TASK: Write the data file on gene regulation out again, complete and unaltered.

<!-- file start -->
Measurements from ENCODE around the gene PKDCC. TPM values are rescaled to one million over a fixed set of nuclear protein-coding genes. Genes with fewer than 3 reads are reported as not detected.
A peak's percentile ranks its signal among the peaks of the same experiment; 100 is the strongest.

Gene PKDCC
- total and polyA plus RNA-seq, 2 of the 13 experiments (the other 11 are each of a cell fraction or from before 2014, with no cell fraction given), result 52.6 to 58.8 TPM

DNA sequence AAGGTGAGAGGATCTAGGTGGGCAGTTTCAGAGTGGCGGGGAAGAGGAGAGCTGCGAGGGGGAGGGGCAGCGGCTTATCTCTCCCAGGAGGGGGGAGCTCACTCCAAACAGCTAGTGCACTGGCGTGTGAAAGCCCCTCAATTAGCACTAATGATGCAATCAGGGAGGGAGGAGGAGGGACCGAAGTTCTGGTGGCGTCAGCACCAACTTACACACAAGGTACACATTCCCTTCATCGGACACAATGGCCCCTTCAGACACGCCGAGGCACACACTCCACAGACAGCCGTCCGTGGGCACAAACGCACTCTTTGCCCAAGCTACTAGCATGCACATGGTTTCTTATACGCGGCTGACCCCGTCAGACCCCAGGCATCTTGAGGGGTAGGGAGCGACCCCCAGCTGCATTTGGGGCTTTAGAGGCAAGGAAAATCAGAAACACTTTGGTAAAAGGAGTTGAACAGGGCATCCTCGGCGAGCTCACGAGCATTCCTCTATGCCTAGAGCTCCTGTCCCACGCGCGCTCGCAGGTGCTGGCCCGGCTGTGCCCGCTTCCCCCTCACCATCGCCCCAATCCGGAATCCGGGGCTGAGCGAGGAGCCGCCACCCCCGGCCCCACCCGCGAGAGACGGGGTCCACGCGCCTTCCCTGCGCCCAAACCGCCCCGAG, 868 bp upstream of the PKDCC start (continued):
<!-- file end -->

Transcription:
Measurements from ENCODE around the gene PKDCC. TPM values are rescaled to one million over a fixed set of nuclear protein-coding genes. Genes with fewer than 3 reads are reported as not detected.
A peak's percentile ranks its signal among the peaks of the same experiment; 100 is the strongest.

Gene PKDCC
- total and polyA plus RNA-seq, 2 of the 13 experiments (the other 11 are each of a cell fraction or from before 2014, with no cell fraction given), result 52.6 to 58.8 TPM

DNA sequence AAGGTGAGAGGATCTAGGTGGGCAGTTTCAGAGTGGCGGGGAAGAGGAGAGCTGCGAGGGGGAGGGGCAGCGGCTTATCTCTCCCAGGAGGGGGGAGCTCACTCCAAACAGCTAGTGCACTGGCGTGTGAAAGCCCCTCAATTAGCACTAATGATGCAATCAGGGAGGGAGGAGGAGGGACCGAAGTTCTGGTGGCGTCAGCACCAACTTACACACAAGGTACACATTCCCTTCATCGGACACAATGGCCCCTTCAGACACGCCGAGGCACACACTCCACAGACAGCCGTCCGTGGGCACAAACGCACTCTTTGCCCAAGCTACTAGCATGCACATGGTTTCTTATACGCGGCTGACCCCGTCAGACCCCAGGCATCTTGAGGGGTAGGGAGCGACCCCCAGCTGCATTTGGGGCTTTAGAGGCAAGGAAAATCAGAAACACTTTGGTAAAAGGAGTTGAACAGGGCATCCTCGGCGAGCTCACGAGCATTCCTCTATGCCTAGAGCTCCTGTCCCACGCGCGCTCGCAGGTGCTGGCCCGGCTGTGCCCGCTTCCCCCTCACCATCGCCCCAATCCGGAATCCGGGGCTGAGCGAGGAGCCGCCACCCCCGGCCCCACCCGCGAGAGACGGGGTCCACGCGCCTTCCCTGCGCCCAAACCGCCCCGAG, 868 bp upstream of the PKDCC start (continued):